Saturday, December 5, 2015

Consultants: Honest brokers, or agenda driven parasites, servicing willing hosts?

In our career, starting from our earliest days in graduate school, back in the OJ at USC era, the term ‘consultant’ has always been part of the vernacular, whatever the hell that means.

We could go on ad nauseum about the subject.  Come to think of it, if we ever tire of the Other Side cognomen, we might decide to rename our publication “Ad Nauseum.”

Suffice it to say that in our personal experience, the term ‘consultant’ has progressed from an indicator of expert stature worthy of respect to a common-place term describing a class of money-grubbing predators milking the public teat for all it’s worth.  Which means they’re only marginally more respectable than those engaged in the ‘oldest profession.’

Feel free to challenge this view; we’re pretty sure we’ve got more hard evidence for our position than you might have for an opposing view.  Keep in mind that the ‘oldest profession’ at least involves voluntary engagement in a free market transaction.  In contrast, the consultant industrial complex that thrives in today’s OPM marketplace works out of public view, sucking scarce dollars from the public treasury with promises of ‘drawing down’ federal dollars (and state dollars as well) with glorious predictions of irresistible levels of economic benefit.

Or as our good friend, the real estate professional Tony Donovan likes to say, ‘exponential economic prosperity’ being experienced in Brunswick.  Like the recent shut-down of the long standing Mobil station and convenience store on Bath Road.  Must be an exponential anomaly, to coin a new term.

Moving on to specifics, you might remember this glowing prediction for a prosperity explosion here in Brunswick due to Downeaster passenger rail service:

      EDRG Table 6.1

This prediction was cited by the Center for Neighborhood Technology, a ‘consulting firm’ in Chicago hired by NNEPRA to perform a widely circulated study they issued in 2008.  Consultants like to base their work on the efforts of fellow consultants who rode the rails before them.  So they came up with this estimate of where good intentions can lead:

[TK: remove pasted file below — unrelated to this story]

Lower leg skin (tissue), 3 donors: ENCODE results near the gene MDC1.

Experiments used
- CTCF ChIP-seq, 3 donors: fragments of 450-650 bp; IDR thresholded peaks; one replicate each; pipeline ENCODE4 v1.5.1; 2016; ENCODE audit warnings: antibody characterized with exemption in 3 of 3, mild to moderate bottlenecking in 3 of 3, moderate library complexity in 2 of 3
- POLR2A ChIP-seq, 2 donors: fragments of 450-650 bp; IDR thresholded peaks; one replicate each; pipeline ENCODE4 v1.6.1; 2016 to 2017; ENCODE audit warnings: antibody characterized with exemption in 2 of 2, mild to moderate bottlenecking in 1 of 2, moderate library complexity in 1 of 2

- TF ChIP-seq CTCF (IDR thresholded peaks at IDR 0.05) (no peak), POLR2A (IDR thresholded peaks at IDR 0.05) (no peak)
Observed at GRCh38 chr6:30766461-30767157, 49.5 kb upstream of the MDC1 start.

CNT Table 2B

Recently we became aware that CNT had been engaged by NNEPRA for a follow up effort called “The Downeaster Going Forward.”  This draft study was delivered in 2014, and for reasons we can’t explain, has not been published in final form by CNT or NNEPRA, and it is not available on the internet.  We do, however, have a hard copy of the work, and we find it to be, well, ‘consistent’ with the clap-trap in earlier efforts.  We plan to scan and publish salient excerpts from this funded effort.

Sorry…we digressed into petty personal editorializing on the works of others, paid for by Maine taxpayers.  Shame on us.  So let’s elevate the discussion.

We decided to look into CNT’s pedigree.  Here’s what we came up with, all from their web site,


The words that ‘trigger’ our interest in this first clip are ‘nonprofit’ and ‘advocacy.’  As we see it, objective,  honest broker consultants should not be engaged in advocacy; in fact, anything but.  And they should be interested in prospering in the sense of profitability, which would allow them to keep operating – sustainably, to borrow a term.  It’s clear from other words in their self-description that they are agenda driven, with a clear ideological bias.


Which is amplified in the above snip.


In this snip, we see that CNT is beholden to a variety of charitable foundations and other supporters to keep operating.  We’ll let you follow up on the specifics, which we have already done to some degree.  If and when you do, you’ll discover, as we did – that CNT is anything but an objective, detached organization providing research and analysis that may or may not affirm the interests of its clients.

As such, we should be outraged that a state agency like NNEPRA in this case, and likely many more that we don’t know about, use our money to hire shills and parasites that tell them whatever they want to hear, and back it up with references, tables, and narrative to overwhelm any opposition that might arise.

We’ll close by asking whether you would hire the Hershey Corporation to operate a nutritional education program for food-stamp recipients.  Or the Louisiana State Chamber of Commerce to do a study describing Maine’s “Quality of Place.”  Or the Ford Motor Corporation to do an objective analysis of Maine State Government’s vehicle fleet needs and operations.

We hope you wouldn’t.  None-the-less, you can see why ‘ad nauseum’ seems to be on the tip of our tongue at the moment.

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